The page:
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PA Treasurer McCord: This Trout Season, Don’t Forget to Also Go Fishing for Unclaimed Funds

Anglers will soon be heading to Pennsylvania’s more than 85,000 miles of streams and rivers as Trout Season kicks off across the commonwealth.
Harrisburg – Anglers will soon be heading to Pennsylvania’s more than 85,000 miles of streams and rivers as Trout Season kicks off across the commonwealth. State Treasurer Rob McCord today highlighted some fishing-themed names in Treasury’s free online database to encourage residents to find out if any of the $2.2 billion in unclaimed property Treasury holds belongs to them.

“During Trout Season, Pennsylvanians hope to fill their nets with freshly caught fish,” Treasurer McCord said. “I want to remind Pennsylvanians that they can also fill their wallets with their lost or forgotten money and items year round – simply visit Treasury’s free, searchable unclaimed property database at http://www.patreasury.gov The Treasurer noted that there are hundreds of Trouts, Fishes and Hooks listed in the unclaimed property database as well as a few less common names related to the sport, like:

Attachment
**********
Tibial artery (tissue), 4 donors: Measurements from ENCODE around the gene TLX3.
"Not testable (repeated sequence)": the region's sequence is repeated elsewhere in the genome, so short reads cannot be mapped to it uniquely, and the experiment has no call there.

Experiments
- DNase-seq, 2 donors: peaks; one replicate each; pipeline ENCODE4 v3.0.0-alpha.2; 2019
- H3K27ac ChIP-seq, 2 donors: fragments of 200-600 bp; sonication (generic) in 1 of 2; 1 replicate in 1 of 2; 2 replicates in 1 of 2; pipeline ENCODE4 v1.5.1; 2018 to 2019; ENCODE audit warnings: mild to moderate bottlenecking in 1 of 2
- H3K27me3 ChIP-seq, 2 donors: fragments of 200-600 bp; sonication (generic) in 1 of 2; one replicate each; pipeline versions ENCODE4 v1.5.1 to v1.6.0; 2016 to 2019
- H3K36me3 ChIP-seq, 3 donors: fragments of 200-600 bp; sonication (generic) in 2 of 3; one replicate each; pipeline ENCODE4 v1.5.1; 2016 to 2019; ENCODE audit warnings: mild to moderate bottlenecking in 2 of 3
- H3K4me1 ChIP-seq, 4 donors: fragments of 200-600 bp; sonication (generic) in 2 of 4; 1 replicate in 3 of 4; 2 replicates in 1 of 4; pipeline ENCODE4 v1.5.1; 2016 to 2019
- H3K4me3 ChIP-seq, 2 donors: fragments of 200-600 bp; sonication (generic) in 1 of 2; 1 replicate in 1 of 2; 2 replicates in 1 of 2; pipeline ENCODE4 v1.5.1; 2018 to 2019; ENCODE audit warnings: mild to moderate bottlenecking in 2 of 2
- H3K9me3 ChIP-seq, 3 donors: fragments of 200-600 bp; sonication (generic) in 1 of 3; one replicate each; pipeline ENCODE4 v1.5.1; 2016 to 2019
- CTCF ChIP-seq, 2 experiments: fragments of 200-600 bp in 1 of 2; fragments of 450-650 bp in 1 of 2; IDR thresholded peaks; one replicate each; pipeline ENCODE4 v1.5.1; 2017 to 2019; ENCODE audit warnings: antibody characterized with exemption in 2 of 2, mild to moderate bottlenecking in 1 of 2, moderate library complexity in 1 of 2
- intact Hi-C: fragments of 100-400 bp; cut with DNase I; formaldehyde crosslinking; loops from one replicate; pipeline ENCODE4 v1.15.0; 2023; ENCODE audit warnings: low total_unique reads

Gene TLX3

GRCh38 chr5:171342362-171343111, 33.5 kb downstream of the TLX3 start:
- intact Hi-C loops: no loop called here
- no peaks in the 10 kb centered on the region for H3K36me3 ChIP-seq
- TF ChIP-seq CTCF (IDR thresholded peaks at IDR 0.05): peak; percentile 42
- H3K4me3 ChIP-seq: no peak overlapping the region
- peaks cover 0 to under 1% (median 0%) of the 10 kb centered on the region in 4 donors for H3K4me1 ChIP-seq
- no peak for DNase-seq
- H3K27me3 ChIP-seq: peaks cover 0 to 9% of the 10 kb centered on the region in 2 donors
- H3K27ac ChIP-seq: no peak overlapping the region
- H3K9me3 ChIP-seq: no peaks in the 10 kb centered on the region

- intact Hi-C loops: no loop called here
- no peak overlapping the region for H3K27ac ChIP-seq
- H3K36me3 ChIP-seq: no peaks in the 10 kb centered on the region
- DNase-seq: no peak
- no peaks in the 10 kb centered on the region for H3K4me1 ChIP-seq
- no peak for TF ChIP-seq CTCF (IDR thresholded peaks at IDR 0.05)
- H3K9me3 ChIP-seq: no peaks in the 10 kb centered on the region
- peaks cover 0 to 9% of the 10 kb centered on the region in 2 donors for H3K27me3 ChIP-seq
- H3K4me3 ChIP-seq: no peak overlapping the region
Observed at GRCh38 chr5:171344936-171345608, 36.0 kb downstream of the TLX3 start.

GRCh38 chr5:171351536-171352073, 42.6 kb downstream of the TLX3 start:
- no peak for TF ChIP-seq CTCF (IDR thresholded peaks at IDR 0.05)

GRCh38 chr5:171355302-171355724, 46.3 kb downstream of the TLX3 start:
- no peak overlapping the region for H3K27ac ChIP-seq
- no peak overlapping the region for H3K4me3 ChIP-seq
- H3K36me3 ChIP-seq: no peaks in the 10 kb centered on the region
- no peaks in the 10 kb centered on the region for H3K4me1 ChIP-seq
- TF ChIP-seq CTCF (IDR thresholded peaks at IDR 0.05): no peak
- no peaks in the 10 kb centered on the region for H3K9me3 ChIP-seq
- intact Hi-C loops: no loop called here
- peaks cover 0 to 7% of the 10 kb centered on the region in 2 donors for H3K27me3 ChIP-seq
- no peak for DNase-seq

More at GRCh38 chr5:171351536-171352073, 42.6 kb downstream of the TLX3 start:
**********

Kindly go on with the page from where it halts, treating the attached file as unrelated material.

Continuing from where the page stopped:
James H. Bait, Saltsburg
Rudy Freshwater, Slippery Rock
Catherine S. Line, Carlisle
Patricia Permit, Philadelphia
William Pole, Lansdale
Amos Reel, Coatesville
Gracie River, Belle Vernon
Antoinette Rod, Rochester
Bette Water, Harrisburg

It is a misconception that only individuals can have unclaimed property, something Treasurer McCord proved by noting that businesses like Fishing Creek Transport in Orangeville, Tackle Shop in Harrisburg, and Boat World Inc. in Aliquippa, all have property waiting for them at Treasury.

“We want to help James Bait of Saltsburg and Boat World Inc. in Aliquippa put their money back in their wallet, but even if your name isn’t as outdoor-themed, there is still a one-in-10 chance that you will find unclaimed property waiting for you at http://www.patreasury.gov 

Since January 2009, the McCord Treasury has collected more than $1.1 billion in property, returned more than $532 million to rightful owners, and generated about $617 million for the state’s General Fund through the Unclaimed Property Program
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